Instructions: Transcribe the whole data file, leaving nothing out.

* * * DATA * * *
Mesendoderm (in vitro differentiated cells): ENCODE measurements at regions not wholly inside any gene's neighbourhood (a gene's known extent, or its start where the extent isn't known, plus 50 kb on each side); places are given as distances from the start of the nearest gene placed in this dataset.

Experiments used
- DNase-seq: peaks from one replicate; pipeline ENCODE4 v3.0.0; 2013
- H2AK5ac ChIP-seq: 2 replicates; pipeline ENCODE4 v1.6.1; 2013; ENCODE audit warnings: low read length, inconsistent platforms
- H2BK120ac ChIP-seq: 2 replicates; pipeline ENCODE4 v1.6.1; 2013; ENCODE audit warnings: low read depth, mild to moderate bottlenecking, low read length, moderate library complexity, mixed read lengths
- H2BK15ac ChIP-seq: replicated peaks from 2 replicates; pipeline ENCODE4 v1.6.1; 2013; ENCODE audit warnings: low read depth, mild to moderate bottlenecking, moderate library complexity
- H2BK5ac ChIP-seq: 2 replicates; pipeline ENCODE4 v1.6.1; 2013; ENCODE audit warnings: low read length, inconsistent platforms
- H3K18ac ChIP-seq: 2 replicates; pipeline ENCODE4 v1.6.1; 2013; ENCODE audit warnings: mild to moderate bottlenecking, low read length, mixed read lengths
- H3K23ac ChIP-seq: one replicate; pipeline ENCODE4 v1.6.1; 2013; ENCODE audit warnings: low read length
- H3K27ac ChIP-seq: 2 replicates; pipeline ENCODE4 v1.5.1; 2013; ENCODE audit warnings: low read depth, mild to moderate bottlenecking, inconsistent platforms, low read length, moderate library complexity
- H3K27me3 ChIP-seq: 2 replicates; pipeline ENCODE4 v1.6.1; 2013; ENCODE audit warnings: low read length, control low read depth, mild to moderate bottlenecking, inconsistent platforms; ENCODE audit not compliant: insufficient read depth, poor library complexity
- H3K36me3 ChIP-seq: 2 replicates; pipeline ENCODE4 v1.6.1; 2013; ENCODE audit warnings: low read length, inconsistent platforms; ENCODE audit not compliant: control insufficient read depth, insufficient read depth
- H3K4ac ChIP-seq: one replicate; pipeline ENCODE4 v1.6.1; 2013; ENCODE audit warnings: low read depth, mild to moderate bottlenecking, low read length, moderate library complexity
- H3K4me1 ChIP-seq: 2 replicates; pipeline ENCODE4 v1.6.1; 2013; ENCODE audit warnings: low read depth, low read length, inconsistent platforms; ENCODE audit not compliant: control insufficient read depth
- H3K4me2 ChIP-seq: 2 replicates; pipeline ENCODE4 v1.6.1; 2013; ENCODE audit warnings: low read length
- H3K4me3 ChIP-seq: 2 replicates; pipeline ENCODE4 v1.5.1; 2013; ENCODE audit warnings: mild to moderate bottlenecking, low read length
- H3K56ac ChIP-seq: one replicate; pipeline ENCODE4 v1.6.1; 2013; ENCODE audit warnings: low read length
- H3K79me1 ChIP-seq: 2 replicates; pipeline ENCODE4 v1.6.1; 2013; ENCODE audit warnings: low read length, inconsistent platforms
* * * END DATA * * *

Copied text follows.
Mesendoderm (in vitro differentiated cells): ENCODE measurements at regions not wholly inside any gene's neighbourhood (a gene's known extent, or its start where the extent isn't known, plus 50 kb on each side); places are given as distances from the start of the nearest gene placed in this dataset.

Experiments used
- DNase-seq: peaks from one replicate; pipeline ENCODE4 v3.0.0; 2013
- H2AK5ac ChIP-seq: 2 replicates; pipeline ENCODE4 v1.6.1; 2013; ENCODE audit warnings: low read length, inconsistent platforms
- H2BK120ac ChIP-seq: 2 replicates; pipeline ENCODE4 v1.6.1; 2013; ENCODE audit warnings: low read depth, mild to moderate bottlenecking, low read length, moderate library complexity, mixed read lengths
- H2BK15ac ChIP-seq: replicated peaks from 2 replicates; pipeline ENCODE4 v1.6.1; 2013; ENCODE audit warnings: low read depth, mild to moderate bottlenecking, moderate library complexity
- H2BK5ac ChIP-seq: 2 replicates; pipeline ENCODE4 v1.6.1; 2013; ENCODE audit warnings: low read length, inconsistent platforms
- H3K18ac ChIP-seq: 2 replicates; pipeline ENCODE4 v1.6.1; 2013; ENCODE audit warnings: mild to moderate bottlenecking, low read length, mixed read lengths
- H3K23ac ChIP-seq: one replicate; pipeline ENCODE4 v1.6.1; 2013; ENCODE audit warnings: low read length
- H3K27ac ChIP-seq: 2 replicates; pipeline ENCODE4 v1.5.1; 2013; ENCODE audit warnings: low read depth, mild to moderate bottlenecking, inconsistent platforms, low read length, moderate library complexity
- H3K27me3 ChIP-seq: 2 replicates; pipeline ENCODE4 v1.6.1; 2013; ENCODE audit warnings: low read length, control low read depth, mild to moderate bottlenecking, inconsistent platforms; ENCODE audit not compliant: insufficient read depth, poor library complexity
- H3K36me3 ChIP-seq: 2 replicates; pipeline ENCODE4 v1.6.1; 2013; ENCODE audit warnings: low read length, inconsistent platforms; ENCODE audit not compliant: control insufficient read depth, insufficient read depth
- H3K4ac ChIP-seq: one replicate; pipeline ENCODE4 v1.6.1; 2013; ENCODE audit warnings: low read depth, mild to moderate bottlenecking, low read length, moderate library complexity
- H3K4me1 ChIP-seq: 2 replicates; pipeline ENCODE4 v1.6.1; 2013; ENCODE audit warnings: low read depth, low read length, inconsistent platforms; ENCODE audit not compliant: control insufficient read depth
- H3K4me2 ChIP-seq: 2 replicates; pipeline ENCODE4 v1.6.1; 2013; ENCODE audit warnings: low read length
- H3K4me3 ChIP-seq: 2 replicates; pipeline ENCODE4 v1.5.1; 2013; ENCODE audit warnings: mild to moderate bottlenecking, low read length
- H3K56ac ChIP-seq: one replicate; pipeline ENCODE4 v1.6.1; 2013; ENCODE audit warnings: low read length
- H3K79me1 ChIP-seq: 2 replicates; pipeline ENCODE4 v1.6.1; 2013; ENCODE audit warnings: low read length, inconsistent platforms